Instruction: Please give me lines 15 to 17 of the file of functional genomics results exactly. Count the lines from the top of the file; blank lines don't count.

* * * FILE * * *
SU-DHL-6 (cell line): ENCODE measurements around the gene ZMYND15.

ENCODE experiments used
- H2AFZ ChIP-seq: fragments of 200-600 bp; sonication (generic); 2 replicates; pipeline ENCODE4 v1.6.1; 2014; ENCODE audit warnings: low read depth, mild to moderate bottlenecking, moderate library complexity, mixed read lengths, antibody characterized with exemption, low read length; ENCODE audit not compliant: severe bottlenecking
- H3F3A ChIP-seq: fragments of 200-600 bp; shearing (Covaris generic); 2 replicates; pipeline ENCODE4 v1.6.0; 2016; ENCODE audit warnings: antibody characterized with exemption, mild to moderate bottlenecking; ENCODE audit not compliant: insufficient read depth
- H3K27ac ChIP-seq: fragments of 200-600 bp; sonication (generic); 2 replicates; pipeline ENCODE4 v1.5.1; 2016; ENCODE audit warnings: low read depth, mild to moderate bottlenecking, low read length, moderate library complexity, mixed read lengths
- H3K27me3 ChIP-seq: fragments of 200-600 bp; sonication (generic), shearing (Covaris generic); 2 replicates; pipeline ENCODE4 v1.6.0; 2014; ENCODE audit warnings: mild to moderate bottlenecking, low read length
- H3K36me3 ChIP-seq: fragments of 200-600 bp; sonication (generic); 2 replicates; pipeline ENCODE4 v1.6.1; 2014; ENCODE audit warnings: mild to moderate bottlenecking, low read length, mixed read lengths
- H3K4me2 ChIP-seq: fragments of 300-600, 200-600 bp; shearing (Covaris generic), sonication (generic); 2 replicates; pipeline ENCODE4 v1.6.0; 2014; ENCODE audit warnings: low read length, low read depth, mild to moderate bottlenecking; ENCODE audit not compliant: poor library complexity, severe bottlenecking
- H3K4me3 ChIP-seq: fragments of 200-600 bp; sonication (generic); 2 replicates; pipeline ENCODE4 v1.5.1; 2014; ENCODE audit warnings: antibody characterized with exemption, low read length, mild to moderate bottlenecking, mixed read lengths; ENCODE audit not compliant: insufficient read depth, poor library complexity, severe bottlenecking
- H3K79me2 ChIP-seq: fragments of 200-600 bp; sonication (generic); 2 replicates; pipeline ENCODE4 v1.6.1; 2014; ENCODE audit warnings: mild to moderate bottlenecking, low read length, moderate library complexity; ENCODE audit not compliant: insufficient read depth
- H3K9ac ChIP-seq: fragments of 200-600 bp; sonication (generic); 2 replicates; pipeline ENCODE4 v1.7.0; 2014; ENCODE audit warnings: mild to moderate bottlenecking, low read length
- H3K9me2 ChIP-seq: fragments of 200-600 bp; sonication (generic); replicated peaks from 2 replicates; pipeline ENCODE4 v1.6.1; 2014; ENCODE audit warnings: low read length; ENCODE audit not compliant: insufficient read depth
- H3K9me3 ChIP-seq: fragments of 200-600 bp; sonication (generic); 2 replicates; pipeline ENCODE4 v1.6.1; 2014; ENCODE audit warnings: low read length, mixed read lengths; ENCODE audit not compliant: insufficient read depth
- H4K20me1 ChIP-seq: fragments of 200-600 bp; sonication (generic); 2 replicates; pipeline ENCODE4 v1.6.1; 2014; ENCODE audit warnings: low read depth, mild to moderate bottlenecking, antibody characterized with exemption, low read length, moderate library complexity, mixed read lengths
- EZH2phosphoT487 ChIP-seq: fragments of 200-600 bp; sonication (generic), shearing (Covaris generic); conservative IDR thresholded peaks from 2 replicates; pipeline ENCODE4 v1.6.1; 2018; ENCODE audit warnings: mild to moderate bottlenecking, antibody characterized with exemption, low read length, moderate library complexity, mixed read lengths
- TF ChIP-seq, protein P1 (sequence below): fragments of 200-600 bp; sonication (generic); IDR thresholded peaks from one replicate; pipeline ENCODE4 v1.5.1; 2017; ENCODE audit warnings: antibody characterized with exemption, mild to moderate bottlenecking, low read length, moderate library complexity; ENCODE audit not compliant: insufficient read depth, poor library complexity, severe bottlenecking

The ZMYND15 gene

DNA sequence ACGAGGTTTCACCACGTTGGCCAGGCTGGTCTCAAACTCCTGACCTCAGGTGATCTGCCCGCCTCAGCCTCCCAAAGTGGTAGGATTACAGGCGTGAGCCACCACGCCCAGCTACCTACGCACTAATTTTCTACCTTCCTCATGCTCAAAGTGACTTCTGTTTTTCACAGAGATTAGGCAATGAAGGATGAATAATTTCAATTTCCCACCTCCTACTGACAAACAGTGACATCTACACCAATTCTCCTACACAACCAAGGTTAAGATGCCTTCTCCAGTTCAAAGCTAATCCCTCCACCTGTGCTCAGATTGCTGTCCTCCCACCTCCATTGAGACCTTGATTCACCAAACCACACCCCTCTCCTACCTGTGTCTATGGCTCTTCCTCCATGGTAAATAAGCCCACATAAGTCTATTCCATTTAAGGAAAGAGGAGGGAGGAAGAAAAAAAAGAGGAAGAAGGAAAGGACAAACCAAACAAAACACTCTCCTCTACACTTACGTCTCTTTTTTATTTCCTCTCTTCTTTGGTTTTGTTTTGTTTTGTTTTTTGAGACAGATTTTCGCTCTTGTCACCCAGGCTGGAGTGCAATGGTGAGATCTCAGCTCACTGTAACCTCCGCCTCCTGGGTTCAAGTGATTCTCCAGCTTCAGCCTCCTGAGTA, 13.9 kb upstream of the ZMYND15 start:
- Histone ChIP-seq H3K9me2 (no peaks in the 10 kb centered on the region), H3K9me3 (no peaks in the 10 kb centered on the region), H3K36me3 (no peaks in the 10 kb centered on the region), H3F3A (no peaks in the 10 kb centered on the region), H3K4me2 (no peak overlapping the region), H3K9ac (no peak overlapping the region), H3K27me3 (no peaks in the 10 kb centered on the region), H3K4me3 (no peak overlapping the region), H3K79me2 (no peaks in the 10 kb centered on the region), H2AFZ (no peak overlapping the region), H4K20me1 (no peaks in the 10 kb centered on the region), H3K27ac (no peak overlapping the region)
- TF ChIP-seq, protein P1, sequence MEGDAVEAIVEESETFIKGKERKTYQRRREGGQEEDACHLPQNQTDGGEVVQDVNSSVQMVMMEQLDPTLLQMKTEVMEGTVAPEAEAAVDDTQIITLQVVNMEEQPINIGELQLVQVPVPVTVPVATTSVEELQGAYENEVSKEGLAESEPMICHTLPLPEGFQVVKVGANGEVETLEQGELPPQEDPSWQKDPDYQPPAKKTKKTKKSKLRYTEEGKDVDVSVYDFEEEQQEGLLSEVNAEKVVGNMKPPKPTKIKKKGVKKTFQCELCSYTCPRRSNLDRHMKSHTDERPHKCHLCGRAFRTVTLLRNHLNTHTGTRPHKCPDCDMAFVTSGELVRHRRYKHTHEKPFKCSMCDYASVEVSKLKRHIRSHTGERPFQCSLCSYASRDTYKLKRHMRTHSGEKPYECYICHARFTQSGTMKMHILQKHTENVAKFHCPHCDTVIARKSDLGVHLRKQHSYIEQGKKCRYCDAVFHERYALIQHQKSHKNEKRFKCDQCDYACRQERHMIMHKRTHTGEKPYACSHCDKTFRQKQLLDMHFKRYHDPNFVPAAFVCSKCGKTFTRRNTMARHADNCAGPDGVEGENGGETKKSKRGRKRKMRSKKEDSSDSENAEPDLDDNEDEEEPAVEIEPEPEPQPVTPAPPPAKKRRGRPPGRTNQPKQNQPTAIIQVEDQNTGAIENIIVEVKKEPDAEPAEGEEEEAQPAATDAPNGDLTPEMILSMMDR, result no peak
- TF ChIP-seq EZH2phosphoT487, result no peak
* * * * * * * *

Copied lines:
- EZH2phosphoT487 ChIP-seq: fragments of 200-600 bp; sonication (generic), shearing (Covaris generic); conservative IDR thresholded peaks from 2 replicates; pipeline ENCODE4 v1.6.1; 2018; ENCODE audit warnings: mild to moderate bottlenecking, antibody characterized with exemption, low read length, moderate library complexity, mixed read lengths
- TF ChIP-seq, protein P1 (sequence below): fragments of 200-600 bp; sonication (generic); IDR thresholded peaks from one replicate; pipeline ENCODE4 v1.5.1; 2017; ENCODE audit warnings: antibody characterized with exemption, mild to moderate bottlenecking, low read length, moderate library complexity; ENCODE audit not compliant: insufficient read depth, poor library complexity, severe bottlenecking

The ZMYND15 gene